The social was created for the Diabetes Youth Foundation of Indiana and was organized by the American Dairy Association of Indiana. The executive director Jenna Holt sent a scathing reply to the Southside Times chastising Mr. Fowler’s rudeness and ignorance. She was but one of many people from the diabetes community and the Diabetes Advocacy community who attempted to set the record straight. There has even been a Facebook page created aimed at educating the newspaper.  

It took me a few days before I had a chance to read the article. After hearing all of the furor it had created, I fully expected to see a retraction or apology in a recent edition of the newspaper. Imagine my surprise when I saw none! This newspaper, through its writer, insulted the entire diabetes community.  It suggested that people with Type 1 diabetes should follow Drew Carey’s example and they too would not have diabetes. A number of comments (close to 40 at last count) offered education and information on the realities of Type 1 diabetes including the fact that people with Type 1 diabetes can eat ice-cream and did not develop their disease because of poor eating habits.

Maybe this article was created to see the power of the diabetes community?  Maybe they wanted to sell more papers and increase their readership?  The many links that now lead to their site because people are so outraged and others what to see what the fuss is about has to be sending their traffic through the roof. But does that justify the article? Of course not. 

They have targeted a group of people–those living with diabetes and blamed them for their disease.  We know that people living with Type 1 diabetes did not “do” anything to get this disease.  My two year old was not IV fed an ice-cream drip causing his pancreas to self-destruct.  People living with Type 2 diabetes are also not to “blame” for their condition.  It is a complicated disease that has a large genetic factor as well as other factors contributing to this metabolic condition.  There are skinny people with Type 2 diabetes and there are obese people who do not have this disease.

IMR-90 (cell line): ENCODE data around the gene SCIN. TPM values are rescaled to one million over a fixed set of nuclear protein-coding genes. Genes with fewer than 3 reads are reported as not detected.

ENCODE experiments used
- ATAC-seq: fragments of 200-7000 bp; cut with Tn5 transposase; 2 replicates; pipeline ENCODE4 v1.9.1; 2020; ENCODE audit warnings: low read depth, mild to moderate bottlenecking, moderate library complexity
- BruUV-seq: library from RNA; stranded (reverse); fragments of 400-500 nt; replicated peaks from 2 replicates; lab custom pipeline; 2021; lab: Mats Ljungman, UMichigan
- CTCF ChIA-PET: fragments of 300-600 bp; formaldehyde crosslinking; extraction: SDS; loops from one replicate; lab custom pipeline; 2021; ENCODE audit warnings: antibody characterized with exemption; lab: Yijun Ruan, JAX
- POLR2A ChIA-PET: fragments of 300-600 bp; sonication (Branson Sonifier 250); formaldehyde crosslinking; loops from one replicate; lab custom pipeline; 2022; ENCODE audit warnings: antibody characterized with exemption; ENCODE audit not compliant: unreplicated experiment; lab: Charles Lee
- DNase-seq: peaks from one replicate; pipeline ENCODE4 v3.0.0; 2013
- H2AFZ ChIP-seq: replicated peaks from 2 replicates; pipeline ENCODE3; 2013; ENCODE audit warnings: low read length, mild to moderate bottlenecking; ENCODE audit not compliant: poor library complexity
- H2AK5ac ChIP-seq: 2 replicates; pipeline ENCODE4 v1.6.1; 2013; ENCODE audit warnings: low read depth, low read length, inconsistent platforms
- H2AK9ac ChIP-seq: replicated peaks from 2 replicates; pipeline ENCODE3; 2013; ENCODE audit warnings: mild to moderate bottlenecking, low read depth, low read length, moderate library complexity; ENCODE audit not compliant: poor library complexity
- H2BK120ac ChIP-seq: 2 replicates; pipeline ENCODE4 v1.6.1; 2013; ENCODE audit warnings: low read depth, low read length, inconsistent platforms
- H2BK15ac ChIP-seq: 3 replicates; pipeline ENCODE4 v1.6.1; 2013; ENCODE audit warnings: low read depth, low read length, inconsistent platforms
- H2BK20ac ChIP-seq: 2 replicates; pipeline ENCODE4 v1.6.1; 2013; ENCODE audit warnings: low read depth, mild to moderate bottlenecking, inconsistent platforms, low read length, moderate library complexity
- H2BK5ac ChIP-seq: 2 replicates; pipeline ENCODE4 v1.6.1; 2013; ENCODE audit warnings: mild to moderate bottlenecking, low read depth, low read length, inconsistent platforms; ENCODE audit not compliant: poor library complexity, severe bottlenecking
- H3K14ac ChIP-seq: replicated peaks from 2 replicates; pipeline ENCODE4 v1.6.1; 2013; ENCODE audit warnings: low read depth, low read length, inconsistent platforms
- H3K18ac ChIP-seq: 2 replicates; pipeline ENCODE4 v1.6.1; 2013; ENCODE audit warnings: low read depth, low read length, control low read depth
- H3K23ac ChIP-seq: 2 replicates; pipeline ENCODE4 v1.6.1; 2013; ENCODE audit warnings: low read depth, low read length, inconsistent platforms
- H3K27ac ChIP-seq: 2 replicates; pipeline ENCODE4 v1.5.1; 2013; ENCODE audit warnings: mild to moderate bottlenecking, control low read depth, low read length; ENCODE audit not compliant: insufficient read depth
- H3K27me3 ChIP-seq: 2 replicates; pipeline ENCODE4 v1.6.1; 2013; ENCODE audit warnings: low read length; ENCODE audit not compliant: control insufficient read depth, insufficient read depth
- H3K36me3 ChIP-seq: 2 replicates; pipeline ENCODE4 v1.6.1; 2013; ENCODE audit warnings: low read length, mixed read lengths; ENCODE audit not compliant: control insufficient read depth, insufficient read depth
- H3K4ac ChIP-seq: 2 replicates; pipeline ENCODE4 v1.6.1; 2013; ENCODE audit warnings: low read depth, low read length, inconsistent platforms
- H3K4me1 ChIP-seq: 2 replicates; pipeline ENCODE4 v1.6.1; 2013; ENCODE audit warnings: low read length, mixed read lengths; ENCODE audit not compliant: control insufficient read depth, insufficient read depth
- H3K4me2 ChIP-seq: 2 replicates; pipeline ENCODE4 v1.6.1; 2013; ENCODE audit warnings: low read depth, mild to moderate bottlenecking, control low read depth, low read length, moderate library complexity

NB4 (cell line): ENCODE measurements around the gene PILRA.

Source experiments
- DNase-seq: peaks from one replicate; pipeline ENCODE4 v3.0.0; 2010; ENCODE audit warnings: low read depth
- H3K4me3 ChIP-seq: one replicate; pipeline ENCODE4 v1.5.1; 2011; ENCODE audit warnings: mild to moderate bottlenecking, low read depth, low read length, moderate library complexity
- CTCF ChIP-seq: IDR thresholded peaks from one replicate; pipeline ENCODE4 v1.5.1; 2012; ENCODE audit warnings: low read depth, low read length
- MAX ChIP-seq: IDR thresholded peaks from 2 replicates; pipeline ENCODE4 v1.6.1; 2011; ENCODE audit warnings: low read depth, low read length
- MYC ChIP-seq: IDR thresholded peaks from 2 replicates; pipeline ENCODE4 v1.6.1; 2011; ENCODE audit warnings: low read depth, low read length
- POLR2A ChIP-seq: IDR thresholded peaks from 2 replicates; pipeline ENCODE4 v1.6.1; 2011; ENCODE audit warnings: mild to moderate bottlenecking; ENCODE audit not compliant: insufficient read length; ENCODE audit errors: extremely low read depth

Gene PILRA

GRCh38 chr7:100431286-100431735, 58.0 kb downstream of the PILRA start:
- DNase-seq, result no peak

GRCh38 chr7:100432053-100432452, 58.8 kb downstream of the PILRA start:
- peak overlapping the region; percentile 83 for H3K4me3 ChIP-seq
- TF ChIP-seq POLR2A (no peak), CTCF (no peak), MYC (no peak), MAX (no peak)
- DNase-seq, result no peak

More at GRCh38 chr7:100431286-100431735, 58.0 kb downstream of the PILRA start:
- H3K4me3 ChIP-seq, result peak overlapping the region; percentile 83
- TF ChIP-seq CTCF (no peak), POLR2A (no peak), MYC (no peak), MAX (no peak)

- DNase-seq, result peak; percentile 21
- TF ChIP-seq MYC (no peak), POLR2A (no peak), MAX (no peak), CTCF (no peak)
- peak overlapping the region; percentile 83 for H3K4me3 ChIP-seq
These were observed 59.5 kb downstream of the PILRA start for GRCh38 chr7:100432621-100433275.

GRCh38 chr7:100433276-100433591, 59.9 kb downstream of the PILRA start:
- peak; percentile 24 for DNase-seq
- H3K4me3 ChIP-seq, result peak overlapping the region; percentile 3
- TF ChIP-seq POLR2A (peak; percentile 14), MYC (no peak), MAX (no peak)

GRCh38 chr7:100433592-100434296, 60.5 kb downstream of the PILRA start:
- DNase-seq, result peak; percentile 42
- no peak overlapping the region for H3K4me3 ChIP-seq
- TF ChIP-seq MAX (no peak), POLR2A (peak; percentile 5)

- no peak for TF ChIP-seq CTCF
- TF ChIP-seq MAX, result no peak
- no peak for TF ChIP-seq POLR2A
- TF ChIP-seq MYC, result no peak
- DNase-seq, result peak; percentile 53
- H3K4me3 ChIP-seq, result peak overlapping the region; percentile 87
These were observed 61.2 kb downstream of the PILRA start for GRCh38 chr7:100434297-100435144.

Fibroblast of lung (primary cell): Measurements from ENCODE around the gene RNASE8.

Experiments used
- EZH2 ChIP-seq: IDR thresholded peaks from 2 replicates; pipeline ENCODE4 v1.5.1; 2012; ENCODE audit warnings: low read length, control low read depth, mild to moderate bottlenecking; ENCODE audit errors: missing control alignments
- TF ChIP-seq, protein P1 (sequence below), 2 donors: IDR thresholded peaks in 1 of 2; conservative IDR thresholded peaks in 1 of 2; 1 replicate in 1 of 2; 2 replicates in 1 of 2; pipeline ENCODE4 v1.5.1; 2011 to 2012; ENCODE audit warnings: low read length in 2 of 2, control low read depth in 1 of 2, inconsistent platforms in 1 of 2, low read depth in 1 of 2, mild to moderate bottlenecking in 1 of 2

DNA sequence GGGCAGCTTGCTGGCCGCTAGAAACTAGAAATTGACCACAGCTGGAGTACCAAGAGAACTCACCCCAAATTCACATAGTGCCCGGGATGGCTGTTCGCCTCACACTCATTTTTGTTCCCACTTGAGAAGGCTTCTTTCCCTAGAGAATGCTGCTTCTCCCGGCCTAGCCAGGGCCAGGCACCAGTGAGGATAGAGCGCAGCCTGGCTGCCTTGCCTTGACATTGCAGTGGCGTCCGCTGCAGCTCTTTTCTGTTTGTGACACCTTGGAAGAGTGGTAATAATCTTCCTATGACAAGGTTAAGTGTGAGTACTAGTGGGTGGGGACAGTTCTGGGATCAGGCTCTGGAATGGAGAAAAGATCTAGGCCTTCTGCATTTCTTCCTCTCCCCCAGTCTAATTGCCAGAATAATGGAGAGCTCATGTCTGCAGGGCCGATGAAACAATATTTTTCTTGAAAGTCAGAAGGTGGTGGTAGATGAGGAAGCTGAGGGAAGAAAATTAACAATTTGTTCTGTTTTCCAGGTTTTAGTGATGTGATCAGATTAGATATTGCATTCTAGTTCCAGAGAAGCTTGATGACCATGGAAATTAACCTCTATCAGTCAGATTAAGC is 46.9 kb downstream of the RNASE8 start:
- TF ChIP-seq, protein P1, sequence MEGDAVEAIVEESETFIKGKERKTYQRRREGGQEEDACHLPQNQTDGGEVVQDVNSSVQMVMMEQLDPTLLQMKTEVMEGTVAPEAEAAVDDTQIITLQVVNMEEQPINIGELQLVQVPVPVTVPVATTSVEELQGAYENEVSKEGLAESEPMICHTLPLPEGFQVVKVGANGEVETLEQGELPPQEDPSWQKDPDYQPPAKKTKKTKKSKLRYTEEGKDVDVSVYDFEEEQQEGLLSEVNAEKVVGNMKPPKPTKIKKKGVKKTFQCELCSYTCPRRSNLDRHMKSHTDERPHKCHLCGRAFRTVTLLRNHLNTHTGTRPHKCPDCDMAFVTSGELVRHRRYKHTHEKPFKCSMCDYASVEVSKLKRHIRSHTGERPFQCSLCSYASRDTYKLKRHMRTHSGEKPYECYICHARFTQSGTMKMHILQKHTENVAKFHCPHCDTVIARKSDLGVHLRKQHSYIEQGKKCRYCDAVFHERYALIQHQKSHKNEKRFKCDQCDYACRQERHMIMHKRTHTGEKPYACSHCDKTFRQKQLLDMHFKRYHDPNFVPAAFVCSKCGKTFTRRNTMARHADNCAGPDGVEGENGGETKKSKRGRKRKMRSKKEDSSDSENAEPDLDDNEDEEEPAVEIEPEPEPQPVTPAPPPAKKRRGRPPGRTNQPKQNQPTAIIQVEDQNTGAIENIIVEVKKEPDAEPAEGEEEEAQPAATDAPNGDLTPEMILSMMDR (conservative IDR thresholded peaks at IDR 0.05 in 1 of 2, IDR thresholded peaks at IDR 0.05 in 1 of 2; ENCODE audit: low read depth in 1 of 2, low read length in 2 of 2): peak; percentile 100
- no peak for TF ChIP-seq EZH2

Mr. Fowler and the South Side Times did a wonderful job of bringing attention to those living with diabetes.  They tried to shame them but instead fueled them. The diabetes community has been loud and strong.  They have taken exception to the rantings of a man who has refused to educate himself about the real story.  They have written blogs, sent in letters to the editor, made phone calls and created Facebook pages.  They are educating and working hard to correct the damage done by this misinformed article and I applaud them! 

If you are going to write about diabetes do not write fiction or face the wrath of an increasingly powerful group of people living with the disease.

Me feeding my son a scotch…or my son’s first ever ice cream cake for his birthday